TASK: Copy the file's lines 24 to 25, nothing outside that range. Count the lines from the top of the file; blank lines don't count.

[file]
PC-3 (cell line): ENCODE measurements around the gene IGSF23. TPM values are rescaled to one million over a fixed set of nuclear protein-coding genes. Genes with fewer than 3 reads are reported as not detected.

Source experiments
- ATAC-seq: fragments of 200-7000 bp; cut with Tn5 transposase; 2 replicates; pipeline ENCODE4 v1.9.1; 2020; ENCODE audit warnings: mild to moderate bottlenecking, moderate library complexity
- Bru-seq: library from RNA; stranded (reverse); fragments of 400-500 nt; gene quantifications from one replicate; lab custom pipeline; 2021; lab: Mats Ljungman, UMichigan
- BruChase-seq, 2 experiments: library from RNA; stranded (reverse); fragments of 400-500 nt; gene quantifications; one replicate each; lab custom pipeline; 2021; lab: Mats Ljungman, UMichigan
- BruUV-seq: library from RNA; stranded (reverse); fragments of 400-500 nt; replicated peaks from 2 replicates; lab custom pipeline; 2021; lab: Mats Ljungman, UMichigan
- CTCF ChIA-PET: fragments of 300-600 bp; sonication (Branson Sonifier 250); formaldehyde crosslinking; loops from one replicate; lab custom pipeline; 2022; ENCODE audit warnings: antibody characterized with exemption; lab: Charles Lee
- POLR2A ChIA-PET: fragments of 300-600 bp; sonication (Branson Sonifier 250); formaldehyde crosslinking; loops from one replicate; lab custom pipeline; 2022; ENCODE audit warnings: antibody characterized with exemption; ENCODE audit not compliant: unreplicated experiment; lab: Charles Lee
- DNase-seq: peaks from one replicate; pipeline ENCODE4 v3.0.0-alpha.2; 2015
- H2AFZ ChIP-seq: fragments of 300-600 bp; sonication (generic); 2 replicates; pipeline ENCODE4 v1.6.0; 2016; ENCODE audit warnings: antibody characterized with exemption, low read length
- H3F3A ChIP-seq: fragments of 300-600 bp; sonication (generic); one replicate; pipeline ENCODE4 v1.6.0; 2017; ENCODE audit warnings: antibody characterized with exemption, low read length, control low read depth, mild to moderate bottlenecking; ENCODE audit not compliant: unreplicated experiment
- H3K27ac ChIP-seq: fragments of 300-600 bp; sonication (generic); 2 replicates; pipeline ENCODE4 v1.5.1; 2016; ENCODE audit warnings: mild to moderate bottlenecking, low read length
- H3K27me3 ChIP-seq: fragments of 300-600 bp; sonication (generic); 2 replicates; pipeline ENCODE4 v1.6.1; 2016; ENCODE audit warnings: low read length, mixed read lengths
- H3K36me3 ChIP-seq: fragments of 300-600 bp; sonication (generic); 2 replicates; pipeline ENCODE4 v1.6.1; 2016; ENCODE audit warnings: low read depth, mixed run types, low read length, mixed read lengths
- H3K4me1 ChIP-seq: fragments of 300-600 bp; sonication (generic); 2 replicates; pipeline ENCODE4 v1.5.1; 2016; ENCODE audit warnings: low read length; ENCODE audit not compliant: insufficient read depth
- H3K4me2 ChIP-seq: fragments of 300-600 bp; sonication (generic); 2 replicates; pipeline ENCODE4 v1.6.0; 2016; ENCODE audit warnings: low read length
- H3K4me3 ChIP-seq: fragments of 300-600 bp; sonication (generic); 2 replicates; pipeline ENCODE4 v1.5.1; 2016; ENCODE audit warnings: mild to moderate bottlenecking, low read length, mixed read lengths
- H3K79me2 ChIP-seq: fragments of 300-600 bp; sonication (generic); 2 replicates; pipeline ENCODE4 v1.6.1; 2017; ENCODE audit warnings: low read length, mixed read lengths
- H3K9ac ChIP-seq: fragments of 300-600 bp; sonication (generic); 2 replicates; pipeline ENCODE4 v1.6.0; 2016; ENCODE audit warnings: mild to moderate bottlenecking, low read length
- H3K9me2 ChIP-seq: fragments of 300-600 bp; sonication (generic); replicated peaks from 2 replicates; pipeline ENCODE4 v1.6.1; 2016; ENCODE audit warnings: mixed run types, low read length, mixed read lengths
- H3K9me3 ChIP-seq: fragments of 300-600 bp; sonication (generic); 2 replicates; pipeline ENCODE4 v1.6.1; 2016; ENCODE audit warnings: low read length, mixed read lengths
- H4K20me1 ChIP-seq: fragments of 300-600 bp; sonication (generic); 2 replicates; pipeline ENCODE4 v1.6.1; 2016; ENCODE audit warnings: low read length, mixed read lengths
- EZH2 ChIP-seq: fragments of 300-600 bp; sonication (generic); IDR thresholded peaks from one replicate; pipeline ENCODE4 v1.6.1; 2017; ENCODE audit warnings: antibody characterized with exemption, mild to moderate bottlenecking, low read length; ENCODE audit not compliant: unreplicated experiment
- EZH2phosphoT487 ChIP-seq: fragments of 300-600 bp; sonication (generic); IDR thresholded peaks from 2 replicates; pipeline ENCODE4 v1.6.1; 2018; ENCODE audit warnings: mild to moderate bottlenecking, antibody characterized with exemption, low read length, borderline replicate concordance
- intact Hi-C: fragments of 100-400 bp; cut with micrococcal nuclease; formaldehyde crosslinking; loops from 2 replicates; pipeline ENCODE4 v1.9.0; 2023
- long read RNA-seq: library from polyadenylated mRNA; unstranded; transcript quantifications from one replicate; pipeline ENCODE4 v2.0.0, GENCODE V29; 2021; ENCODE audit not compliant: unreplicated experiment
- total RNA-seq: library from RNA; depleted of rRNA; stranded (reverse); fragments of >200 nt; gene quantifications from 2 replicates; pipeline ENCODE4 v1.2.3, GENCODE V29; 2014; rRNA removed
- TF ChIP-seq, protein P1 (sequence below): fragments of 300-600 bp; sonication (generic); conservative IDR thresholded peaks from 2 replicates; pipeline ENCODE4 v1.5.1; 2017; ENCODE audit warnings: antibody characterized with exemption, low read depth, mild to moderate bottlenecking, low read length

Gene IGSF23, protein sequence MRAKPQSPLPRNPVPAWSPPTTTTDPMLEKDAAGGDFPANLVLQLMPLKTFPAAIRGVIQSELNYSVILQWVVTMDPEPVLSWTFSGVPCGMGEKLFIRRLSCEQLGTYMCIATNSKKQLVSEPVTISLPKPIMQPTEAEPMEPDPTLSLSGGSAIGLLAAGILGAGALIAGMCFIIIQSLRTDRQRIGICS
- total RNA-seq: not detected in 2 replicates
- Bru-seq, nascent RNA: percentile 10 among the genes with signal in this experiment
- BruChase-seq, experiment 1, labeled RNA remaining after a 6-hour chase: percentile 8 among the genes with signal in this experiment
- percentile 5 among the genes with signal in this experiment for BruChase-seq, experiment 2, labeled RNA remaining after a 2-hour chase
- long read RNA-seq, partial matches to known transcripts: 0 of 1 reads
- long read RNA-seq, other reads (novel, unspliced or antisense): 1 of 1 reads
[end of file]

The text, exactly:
- EZH2phosphoT487 ChIP-seq: fragments of 300-600 bp; sonication (generic); IDR thresholded peaks from 2 replicates; pipeline ENCODE4 v1.6.1; 2018; ENCODE audit warnings: mild to moderate bottlenecking, antibody characterized with exemption, low read length, borderline replicate concordance
- intact Hi-C: fragments of 100-400 bp; cut with micrococcal nuclease; formaldehyde crosslinking; loops from 2 replicates; pipeline ENCODE4 v1.9.0; 2023